The Committee on Climate Change has recommended a 2040 phase-out of diesel HGVs if the UK is to meet its 2050 net zero deadline.
The CCC made the recommendation as part of its Sixth Carbon Budget report.
Lord Deben, CCC chair, said in the report: “The implication of this path is clear: the utmost focus is required from the Government over the next 10 years.
“If policy is not scaled up across every sector; if business is not encouraged to invest; if the people of the UK are not engaged in this challenge - the UK will not deliver Net Zero by 2050.
“The 2020s must be the decisive decade of progress and action.”
The CCC acknowledged there is currently “considerable uncertainty” over the most cost-effective and feasible decarbonisation option for heavy goods vehicles (HGVs).
It also said the Government will need to fund large-scale trials of different technologies to gain a better understanding of options and for the market to develop.
The CCC said 96% of HGVs, buses and coaches will need to be zero emission vehicles by 2035 and this will need to reach almost 100% by 2040.
The CCC said there will need to be around 300 ultra-rapid public charging stations and 100 hydrogen stations by 2035 to support the transition, increasing to 650 and 250 respectively by 2040.
These alternative fuel infrastructure will be in addition to the depot charge points and refuelling facilities that will also be in operation by the HGV industry.
Gerry Keaney, chief executive of vehicle leasing industry body BVRLA, said setting a date for the phasing out of diesel trucks and lorries is a positive step, but HGV operators need a zero-emission roadmap.
He said: “Upgrading fleets and refuelling infrastructure to adopt hydrogen or battery electric technology will be very expensive and the Government will need to help operators absorb that cost burden.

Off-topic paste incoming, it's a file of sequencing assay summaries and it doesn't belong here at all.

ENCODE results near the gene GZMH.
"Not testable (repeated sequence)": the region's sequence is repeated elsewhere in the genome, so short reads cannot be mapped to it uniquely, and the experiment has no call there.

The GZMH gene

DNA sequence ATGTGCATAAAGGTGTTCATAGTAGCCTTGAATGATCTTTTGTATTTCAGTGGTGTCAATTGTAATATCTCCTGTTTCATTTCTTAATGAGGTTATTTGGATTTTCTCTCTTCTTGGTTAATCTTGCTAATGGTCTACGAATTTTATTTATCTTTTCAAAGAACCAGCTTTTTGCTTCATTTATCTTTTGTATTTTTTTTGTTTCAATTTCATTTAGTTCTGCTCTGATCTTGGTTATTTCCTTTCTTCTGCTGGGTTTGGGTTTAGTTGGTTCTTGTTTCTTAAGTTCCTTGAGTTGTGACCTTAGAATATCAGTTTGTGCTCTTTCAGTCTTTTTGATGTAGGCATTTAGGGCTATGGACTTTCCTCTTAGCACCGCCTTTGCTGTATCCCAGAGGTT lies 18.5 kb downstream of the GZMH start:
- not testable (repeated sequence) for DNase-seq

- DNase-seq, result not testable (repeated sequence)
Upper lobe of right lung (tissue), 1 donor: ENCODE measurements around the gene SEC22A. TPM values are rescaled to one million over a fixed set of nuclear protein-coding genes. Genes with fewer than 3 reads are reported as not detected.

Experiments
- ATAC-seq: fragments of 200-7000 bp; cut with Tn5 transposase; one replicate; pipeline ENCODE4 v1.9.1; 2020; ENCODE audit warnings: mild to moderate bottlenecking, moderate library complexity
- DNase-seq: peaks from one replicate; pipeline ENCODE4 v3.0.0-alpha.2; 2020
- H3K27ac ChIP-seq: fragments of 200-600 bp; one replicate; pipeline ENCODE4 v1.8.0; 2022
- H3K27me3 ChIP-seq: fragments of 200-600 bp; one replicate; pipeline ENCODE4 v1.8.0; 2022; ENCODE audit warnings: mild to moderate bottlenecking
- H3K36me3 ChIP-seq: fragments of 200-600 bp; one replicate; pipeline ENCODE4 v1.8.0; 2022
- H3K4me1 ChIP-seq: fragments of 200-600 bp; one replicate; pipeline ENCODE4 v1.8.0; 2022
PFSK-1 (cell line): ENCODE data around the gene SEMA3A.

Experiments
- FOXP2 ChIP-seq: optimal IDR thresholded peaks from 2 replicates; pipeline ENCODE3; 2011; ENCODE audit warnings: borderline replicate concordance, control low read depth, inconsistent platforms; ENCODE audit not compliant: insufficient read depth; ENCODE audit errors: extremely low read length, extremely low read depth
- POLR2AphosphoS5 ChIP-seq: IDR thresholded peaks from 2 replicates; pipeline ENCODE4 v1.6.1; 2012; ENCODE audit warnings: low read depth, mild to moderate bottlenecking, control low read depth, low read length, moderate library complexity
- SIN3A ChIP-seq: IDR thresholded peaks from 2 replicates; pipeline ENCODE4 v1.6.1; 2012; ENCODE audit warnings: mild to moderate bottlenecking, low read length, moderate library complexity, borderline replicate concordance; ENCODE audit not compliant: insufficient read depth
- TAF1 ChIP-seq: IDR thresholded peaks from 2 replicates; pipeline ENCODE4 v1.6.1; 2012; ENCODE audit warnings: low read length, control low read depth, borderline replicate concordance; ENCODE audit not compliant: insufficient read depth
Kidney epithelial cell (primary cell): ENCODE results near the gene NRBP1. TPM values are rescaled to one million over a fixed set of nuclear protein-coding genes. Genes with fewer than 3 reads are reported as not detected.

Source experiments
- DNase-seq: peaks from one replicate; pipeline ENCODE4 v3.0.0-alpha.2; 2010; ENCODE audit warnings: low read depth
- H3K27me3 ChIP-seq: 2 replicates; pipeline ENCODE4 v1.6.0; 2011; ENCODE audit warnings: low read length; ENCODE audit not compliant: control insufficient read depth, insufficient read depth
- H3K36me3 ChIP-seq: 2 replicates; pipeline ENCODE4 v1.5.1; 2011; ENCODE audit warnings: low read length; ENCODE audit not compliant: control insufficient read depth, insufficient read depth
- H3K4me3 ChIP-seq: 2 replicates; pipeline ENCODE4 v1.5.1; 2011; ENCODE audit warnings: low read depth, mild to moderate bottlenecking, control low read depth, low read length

“Many trucks travel huge distances, cross many borders and rely on public fuelling facilities, so UK policymakers will need to align their freight decarbonisation strategy with other countries.”
Europe’s truck manufacturers have agreed with the 2040 deadline.
Meeting this target, however, will only be possible, if the right charging/refuelling infrastructure is built and policy framework is put into place, they say.
To develop their roadmap to carbon-neutrality by 2050 at the latest, the CEOs of Europe’s commercial vehicle manufacturers, under the umbrella of the European Automobile Manufacturers’ Association (ACEA), have joined forces with scientists from the Potsdam Institute for Climate Impact Research (PIK).
Henrik Henriksson, chair of ACEA’s commercial vehicle board and CEO of Scania, explained: “If road freight transport is to maintain its role in serving society, we need to move away from fossil fuels as quickly as possible.
“Not only are we convinced that it is necessary, we know it is possible and we are ready to make it happen. But we cannot do it alone; we need policymakers and other stakeholders to join forces with us.”
A joint declaration by ACEA and PIK, published today, outlines the roadmap and conditions for transforming the road freight transport system.
Alongside investments by the commercial vehicle industry, this includes policy options such as road charges based on CO2 emissions, and an energy taxation system based on carbon and energy content.